Next Page: Customers appreciate a joint commitment.
Today, it takes the department approximately three to five days to deliver an imaged systema far cry from the three months it had taken previously, Husain said.
“We build standard desktop images for the labs and then build packages of software. If an accounting teacher comes to my department, we can quickly build a package and deploy it. We don’t have to build a whole new image every time,” Husain said.
Although Queens College worked with two partners, the relationship was seamless, Husain said.
“One of the customer requirements when you choose a [partner] is you only have one point of contact,” Husain said. “There was no finger-pointing. At the end of the day, everybody wanted to get the job done. We had this one period where we had an issue about how the software worked. We got Kelly [Walker] and Peter [Welling] into the same roomit wasn’t a difficult timeand they sat down and said, ‘We want to make you, the customer, happy.’”
Whenever possible, Custom Computer and CA took lengths to ensure that they worked on any problems offline, Welling said.
“There’s a joint commitment. We don’t figure things out on the customer’s time,” Welling said. “We both spend a fair amount of time at each other’s location, doing solution training and product updates. There’s a lot of fluidity between our two organizations.”
In fact, the relationship between the two companieswhich is already deepcould grow, based on its successful implementation at Queens College, Walker said. Already, the duo has presented the results of its work to a conference of technology personnel from CUNY.
“What Peter and I are trying to do is take the work we’ve done here and ultimately deliver it to every school in the CUNY system. It’s a technology conference that CUNY has every year for every technology employee throughout the system,” Walker said. “Each CUNY institution is unique, but there are a lot of similarities. If there’s any way we can take this success and help the other CUNY institutions, then that’s what we’re trying to do.”
The presentation went well.
“It’s been enlightening to see how a partnership can have a far-reaching effect,” Welling said. “We had great feedback and a lot of participation from the CUNY committee.”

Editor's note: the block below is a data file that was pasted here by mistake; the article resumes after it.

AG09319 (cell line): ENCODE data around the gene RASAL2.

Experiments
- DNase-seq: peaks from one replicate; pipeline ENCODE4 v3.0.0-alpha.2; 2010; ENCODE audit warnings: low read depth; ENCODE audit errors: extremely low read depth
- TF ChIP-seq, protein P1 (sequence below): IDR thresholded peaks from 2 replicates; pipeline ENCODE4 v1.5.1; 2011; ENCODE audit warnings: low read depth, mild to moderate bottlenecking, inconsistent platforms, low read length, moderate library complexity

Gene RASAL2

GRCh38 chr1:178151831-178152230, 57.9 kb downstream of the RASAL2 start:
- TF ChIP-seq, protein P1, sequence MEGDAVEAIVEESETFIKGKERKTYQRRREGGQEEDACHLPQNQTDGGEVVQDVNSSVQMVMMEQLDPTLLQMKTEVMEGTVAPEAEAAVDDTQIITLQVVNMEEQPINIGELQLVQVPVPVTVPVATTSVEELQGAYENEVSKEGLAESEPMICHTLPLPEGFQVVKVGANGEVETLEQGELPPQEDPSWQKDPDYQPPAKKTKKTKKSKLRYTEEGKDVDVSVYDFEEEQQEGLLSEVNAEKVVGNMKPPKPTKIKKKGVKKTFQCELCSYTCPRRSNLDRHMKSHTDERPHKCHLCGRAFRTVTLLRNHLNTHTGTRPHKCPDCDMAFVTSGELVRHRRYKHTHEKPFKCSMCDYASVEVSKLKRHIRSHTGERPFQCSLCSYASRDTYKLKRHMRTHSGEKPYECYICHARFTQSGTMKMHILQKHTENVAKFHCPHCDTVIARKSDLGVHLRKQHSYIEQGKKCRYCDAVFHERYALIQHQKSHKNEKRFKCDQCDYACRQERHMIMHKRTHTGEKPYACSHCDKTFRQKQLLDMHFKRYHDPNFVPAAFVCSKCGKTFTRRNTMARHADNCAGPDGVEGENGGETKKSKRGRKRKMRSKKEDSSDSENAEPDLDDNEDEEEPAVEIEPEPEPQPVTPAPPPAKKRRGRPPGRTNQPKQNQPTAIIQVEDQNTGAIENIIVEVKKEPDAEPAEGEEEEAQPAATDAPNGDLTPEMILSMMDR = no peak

Custom Computerwhich, according to published reports, in 2005 earned revenue of approximately $62 million, an increase of more than 16 percent over the prior yearis not a small company. But partnering with CA helps the solution provider pack a powerful punch when meeting potential clients.
“It’s great to go in together with CA to a customer,” Walker said. “They are a large company, and, sometimes, being an integrator, you don’t have great access to a large manufacturer, even though it’s so key to delivering a successful solution. With [CA], it doesn’t matter what time or day; they’re there for us. I think they view us as a reseller and a partnerand one of their customers as wellso they’re there, they gather the teams and they get you the right resources, which is definitely helpful.”
The relationship between the two companies is not new. Geographically close, the companies have participated in presentations at other colleges and universities. In 2004, two CA executives and a representative of Custom Computer presented the “Data Protection Survivor Seminar” at the Conference on Instructional Technologies held at the State University at Stony Brook, N.Y.
Today, however, Custom Computer and CA continue to expand the capabilities of Queens College’s solution, which ultimately is expected to include CA’s Unicenter Service Desk and the ability to completely support distributed software, Husain said.
“Their partnershipin working with us, the clienthelped them build kind of a kit that they could use as a protocol,” Husain said. “The common goal at CUNY is doing the best for our students and making it a friendly experience. The theme is people, process and technologywith technology being last. The idea behind the CUNY mandate was to make education accessible to everyone.”
Technology combined with a partnership focused on the total customer experience is helping at least one CUNY school meet its mandate: delivering educational tools accessible to all students, no matter where they choose to study.
Alison Diana is a freelance writer based in Merritt Island, Fla. She can be contacted at firstname.lastname@example.org.